Staring out from the canvas, a man holds us fixed in his gaze, his eyes dark orbs that fix the entire colourful composition that surrounds them. Executed in May 1964, Buste d'homme is one of a group of images of men that Picasso created during this period, often taking different guises: many of these appeared to be evolutions of the theme of the painter and his model, upon which Picasso had recently focussed. In addition, he had created a number of related images of men smoking, usually showing a bearded figure, either bald or, as here, with hair.
While Picasso did not himself wear a beard, pictures such as Buste d'homme nonetheless have an element of self-portraiture to them, a notion that is reinforced by the intensity of the man's eyes, so reminiscent of the artist's own. Likewise, the striped top that is visible in Buste d'homme recalls Picasso's own penchant for such clothing during the post-war period. Meanwhile, the face itself has been rendered with a number of annotations that are almost hieroglyphic, for instance the zig-zagging green stripe; while this had appeared in various hues in other pictures of the period, in its newfound incarnation in green, it may resemble the controversial colourist portrait Henri Matisse painted of his wife in 1905, which was nicknamed La raie verte because of its bold use of colour. Perhaps Picasso, whose visual recall and erudition was astonishing - as evidenced by the fact that he seldom painted from life, but instead from his imagination - was paying tribute to his fellow artist and friend, who had died a decade earlier.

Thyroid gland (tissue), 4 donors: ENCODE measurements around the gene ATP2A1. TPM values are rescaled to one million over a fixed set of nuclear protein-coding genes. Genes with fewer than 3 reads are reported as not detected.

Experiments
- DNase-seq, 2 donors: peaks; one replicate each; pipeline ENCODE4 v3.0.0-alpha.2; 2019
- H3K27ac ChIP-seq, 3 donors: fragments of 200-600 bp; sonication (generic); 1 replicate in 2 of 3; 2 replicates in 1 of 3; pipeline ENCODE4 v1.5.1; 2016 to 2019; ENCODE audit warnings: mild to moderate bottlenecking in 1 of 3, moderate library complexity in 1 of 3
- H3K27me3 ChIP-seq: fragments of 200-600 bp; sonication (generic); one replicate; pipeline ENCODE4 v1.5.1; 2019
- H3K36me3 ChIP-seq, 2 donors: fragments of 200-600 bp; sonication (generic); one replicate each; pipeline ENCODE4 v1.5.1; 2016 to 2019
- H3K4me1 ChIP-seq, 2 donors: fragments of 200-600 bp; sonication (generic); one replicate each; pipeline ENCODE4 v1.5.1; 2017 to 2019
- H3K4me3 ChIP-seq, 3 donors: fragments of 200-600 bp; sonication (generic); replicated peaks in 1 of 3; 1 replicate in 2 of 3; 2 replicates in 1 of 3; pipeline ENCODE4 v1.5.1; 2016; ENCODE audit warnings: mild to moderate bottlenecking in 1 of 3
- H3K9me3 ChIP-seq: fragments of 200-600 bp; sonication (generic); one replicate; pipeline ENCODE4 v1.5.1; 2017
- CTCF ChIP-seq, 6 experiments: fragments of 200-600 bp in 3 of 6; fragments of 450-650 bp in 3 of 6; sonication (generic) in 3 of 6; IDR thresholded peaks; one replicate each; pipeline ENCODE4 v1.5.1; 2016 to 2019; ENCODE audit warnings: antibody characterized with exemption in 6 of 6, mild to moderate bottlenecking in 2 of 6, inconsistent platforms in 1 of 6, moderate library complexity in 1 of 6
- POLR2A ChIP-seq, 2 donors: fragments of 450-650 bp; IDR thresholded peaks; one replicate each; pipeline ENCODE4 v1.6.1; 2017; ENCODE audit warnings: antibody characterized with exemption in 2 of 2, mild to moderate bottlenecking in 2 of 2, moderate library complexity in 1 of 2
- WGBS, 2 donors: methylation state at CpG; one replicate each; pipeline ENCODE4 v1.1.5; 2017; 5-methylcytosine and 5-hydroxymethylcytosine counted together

Picasso's pictures are often palimpsests, filled with layers of meaning and implication. In Buste d'homme, he appears to be looking both forwards and backwards: the vigorous manner of execution recalls the revival that had come about in his art thanks to the example, some years earlier, of his two youngest children, each of whom was by now a teenager. The directness of the vision of a child had marked Picasso. At the same time, Picasso may have been thinking about the Old Masters and in particular of his own father, superimposing his own features and thereby confronting the ghost of the past. 'Every time I draw a man, I find myself thinking of my father,' Picasso confessed. 'To me, a man means "Don José," and it will always be so, all my life... He wore a beard... All the men I draw I see more or less with his features'. (Picasso, quoted in M.-L. Bernadac, 'Picasso 1953-1972: Painting as Model', pp. 49-94, Late Picasso: Paintings, sculpture, drawings, prints 1953-1972, exh.cat., London & Paris, 1988, p. 94n).